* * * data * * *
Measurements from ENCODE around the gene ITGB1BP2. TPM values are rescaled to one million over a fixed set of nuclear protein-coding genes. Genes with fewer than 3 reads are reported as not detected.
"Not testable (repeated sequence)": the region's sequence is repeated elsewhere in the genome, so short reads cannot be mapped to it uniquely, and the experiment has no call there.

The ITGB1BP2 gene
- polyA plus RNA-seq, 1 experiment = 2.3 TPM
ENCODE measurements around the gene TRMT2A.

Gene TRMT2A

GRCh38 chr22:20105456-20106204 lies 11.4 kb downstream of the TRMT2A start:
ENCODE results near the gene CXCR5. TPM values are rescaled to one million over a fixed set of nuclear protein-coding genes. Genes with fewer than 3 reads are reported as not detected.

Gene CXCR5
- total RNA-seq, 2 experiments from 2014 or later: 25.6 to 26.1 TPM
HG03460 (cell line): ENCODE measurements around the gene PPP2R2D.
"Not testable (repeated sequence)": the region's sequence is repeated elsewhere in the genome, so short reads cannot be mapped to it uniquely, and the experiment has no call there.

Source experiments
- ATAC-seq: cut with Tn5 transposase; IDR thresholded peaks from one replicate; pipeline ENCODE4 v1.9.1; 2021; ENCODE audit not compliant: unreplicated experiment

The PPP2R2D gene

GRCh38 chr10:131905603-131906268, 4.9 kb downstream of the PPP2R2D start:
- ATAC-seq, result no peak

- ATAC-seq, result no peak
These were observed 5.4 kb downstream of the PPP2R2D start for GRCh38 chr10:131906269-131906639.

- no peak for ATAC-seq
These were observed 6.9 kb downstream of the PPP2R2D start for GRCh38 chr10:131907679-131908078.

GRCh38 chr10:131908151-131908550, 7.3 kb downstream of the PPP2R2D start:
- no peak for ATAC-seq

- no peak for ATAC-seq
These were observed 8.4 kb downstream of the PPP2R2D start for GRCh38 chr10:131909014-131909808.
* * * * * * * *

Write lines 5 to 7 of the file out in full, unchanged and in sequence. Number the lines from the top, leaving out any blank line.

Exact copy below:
ENCODE measurements around the gene TRMT2A.

Gene TRMT2A

GRCh38 chr22:20105456-20106204 lies 11.4 kb downstream of the TRMT2A start: